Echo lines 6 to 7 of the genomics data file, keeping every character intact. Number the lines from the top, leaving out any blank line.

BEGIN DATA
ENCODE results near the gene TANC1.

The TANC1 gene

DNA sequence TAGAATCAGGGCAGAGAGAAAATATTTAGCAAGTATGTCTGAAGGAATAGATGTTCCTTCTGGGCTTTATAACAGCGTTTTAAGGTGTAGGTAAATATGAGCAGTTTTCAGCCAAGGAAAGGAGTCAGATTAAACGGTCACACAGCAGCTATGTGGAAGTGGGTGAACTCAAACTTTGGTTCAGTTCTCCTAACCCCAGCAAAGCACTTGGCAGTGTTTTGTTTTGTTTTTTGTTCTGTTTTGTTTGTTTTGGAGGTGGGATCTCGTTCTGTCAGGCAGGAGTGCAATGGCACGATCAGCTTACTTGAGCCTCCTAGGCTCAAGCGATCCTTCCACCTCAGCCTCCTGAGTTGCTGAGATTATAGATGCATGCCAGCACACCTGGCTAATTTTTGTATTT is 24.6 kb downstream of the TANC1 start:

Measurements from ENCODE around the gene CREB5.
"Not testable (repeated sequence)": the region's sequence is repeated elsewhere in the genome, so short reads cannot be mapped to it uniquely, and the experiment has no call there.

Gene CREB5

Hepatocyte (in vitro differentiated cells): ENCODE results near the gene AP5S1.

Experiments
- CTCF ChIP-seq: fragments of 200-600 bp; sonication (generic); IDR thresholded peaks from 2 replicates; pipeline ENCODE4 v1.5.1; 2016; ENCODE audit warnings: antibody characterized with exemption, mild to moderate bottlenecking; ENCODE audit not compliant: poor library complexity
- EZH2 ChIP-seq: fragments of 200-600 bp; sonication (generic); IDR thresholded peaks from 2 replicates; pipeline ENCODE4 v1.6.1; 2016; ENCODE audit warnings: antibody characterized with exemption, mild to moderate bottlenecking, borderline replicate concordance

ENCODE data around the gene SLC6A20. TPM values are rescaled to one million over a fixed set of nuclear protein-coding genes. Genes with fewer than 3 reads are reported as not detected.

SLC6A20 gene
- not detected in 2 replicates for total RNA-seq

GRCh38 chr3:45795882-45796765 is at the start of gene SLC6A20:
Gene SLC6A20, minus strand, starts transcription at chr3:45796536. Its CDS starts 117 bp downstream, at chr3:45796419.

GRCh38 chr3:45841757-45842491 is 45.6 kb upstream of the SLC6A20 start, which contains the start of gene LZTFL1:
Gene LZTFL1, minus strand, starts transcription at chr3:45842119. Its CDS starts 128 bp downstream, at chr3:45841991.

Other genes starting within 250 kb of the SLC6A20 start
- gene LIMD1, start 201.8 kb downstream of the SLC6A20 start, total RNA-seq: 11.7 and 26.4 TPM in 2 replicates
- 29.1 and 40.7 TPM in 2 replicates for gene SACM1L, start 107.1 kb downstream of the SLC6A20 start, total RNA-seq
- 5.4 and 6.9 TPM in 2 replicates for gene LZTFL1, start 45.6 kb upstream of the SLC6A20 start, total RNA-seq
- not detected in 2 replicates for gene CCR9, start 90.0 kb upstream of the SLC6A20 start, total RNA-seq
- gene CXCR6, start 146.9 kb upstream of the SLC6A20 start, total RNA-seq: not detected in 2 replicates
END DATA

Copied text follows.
Gene CREB5

Hepatocyte (in vitro differentiated cells): ENCODE results near the gene AP5S1.